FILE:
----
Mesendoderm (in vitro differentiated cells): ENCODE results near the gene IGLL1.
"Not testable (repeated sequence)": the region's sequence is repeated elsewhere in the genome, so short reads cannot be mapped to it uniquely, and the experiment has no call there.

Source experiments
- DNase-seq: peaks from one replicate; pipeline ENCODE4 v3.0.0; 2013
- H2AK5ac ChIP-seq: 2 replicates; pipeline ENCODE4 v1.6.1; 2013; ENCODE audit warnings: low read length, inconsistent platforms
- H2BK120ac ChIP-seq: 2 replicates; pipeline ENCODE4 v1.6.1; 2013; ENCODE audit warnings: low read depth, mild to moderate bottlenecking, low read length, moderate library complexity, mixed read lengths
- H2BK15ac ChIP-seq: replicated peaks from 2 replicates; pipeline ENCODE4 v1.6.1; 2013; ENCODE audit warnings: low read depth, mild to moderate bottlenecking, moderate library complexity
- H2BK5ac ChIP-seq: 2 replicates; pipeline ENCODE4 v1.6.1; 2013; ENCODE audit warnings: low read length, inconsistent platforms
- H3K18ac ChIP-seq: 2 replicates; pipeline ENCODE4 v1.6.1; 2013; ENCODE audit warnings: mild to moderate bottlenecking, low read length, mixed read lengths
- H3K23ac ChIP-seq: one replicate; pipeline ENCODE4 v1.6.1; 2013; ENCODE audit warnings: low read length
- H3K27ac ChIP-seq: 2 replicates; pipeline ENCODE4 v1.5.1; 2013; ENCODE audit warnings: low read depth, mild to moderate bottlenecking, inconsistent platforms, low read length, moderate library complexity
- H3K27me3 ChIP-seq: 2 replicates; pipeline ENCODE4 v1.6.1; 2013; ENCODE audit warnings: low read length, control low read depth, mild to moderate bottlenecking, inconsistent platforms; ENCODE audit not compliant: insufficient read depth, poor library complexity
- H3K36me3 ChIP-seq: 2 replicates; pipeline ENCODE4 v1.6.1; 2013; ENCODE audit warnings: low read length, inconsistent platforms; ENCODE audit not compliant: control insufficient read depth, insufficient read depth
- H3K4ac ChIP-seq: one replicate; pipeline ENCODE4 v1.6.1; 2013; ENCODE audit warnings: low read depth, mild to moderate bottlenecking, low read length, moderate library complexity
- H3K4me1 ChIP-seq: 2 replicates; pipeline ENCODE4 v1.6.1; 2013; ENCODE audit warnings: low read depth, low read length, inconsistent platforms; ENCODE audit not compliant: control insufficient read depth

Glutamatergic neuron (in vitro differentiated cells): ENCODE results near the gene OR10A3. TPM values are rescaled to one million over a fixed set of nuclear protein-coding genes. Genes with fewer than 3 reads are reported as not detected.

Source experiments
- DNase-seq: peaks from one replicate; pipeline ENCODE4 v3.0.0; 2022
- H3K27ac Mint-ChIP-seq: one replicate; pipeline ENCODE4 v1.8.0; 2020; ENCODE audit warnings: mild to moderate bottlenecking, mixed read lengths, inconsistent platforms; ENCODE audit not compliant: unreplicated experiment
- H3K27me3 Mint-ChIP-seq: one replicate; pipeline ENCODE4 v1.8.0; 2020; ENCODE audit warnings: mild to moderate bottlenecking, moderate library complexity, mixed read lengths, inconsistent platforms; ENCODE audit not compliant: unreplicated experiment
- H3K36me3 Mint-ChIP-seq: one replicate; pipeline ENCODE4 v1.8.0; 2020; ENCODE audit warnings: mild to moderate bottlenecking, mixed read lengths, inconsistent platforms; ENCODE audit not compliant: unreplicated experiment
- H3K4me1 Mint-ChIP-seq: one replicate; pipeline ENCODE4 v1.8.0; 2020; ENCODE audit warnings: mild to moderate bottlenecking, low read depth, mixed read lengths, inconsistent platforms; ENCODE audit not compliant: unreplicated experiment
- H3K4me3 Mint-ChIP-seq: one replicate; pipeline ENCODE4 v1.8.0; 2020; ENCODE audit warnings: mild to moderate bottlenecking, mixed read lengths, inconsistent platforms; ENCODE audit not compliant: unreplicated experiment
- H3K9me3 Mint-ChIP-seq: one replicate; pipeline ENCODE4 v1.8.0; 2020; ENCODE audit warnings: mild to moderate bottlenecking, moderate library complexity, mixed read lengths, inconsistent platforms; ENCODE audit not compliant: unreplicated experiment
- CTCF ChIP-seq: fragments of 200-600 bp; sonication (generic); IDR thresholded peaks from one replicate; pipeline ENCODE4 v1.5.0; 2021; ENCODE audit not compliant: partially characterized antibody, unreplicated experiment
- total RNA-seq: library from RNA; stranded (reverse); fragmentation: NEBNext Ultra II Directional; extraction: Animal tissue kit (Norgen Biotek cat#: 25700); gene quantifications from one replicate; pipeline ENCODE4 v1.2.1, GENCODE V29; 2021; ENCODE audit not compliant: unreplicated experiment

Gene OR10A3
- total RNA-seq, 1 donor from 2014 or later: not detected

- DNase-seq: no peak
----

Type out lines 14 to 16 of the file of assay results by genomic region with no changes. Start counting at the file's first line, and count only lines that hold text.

- H3K4ac ChIP-seq: one replicate; pipeline ENCODE4 v1.6.1; 2013; ENCODE audit warnings: low read depth, mild to moderate bottlenecking, low read length, moderate library complexity
- H3K4me1 ChIP-seq: 2 replicates; pipeline ENCODE4 v1.6.1; 2013; ENCODE audit warnings: low read depth, low read length, inconsistent platforms; ENCODE audit not compliant: control insufficient read depth

Glutamatergic neuron (in vitro differentiated cells): ENCODE results near the gene OR10A3. TPM values are rescaled to one million over a fixed set of nuclear protein-coding genes. Genes with fewer than 3 reads are reported as not detected.